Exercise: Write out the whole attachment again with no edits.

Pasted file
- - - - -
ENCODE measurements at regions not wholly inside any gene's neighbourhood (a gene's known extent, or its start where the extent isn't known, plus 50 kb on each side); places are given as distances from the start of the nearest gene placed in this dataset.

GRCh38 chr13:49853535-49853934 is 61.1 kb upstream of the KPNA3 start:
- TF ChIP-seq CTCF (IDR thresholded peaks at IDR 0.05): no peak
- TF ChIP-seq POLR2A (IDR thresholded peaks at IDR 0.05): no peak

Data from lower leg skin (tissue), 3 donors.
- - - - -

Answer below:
ENCODE measurements at regions not wholly inside any gene's neighbourhood (a gene's known extent, or its start where the extent isn't known, plus 50 kb on each side); places are given as distances from the start of the nearest gene placed in this dataset.

GRCh38 chr13:49853535-49853934 is 61.1 kb upstream of the KPNA3 start:
- TF ChIP-seq CTCF (IDR thresholded peaks at IDR 0.05): no peak
- TF ChIP-seq POLR2A (IDR thresholded peaks at IDR 0.05): no peak

Data from lower leg skin (tissue), 3 donors.